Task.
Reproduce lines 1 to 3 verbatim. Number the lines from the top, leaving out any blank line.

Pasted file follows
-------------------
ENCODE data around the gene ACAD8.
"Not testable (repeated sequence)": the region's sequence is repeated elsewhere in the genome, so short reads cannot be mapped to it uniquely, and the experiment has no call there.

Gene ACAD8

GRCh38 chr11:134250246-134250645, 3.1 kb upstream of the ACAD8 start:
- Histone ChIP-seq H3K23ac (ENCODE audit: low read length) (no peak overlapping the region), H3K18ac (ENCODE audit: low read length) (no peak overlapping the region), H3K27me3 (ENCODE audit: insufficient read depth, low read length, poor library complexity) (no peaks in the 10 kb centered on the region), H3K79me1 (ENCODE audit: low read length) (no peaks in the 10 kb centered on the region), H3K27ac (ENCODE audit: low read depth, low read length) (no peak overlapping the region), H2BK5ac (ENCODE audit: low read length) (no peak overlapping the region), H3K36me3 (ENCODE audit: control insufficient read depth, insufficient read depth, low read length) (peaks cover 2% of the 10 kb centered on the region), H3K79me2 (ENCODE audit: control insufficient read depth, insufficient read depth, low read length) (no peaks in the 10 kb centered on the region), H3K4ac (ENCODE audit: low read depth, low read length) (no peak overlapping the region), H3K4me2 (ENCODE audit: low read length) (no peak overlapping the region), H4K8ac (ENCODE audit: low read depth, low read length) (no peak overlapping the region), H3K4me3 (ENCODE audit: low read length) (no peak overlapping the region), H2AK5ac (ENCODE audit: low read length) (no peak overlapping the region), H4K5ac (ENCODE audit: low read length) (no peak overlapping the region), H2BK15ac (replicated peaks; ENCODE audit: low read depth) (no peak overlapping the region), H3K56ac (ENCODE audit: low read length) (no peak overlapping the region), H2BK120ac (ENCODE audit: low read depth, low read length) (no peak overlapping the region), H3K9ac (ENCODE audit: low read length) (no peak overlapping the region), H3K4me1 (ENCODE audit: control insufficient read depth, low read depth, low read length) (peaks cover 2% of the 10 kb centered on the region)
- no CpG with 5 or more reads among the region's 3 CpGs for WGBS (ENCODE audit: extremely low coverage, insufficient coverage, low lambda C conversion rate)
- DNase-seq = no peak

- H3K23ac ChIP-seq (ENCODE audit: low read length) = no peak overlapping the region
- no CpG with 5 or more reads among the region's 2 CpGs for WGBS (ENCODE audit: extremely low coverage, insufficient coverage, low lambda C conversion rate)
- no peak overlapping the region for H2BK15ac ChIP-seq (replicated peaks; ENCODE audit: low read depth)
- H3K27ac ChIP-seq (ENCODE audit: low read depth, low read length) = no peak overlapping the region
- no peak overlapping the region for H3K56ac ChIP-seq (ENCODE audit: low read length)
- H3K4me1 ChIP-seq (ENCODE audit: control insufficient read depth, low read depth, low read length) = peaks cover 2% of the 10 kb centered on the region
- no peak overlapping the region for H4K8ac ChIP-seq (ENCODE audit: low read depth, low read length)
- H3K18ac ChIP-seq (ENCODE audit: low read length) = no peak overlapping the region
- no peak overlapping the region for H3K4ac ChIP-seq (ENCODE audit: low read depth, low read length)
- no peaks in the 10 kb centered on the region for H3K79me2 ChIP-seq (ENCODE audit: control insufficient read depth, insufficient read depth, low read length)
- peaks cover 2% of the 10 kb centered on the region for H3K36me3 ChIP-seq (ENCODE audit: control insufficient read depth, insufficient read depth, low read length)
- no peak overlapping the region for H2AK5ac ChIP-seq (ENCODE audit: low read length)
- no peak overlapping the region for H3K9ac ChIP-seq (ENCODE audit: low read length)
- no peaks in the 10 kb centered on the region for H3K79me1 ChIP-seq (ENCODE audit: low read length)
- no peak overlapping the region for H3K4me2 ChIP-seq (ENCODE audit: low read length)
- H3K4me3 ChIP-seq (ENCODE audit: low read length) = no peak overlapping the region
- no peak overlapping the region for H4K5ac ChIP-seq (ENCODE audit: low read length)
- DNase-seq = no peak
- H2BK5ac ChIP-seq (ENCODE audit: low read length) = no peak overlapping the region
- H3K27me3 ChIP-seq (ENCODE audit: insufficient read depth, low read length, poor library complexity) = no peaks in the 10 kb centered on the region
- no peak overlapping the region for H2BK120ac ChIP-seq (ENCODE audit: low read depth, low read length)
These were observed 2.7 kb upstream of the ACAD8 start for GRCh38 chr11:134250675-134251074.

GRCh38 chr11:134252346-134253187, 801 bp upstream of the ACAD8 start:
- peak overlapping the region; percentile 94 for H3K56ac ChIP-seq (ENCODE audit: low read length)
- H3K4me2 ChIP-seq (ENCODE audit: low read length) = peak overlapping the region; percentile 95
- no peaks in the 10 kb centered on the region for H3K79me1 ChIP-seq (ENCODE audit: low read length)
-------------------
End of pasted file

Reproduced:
ENCODE data around the gene ACAD8.
"Not testable (repeated sequence)": the region's sequence is repeated elsewhere in the genome, so short reads cannot be mapped to it uniquely, and the experiment has no call there.

Gene ACAD8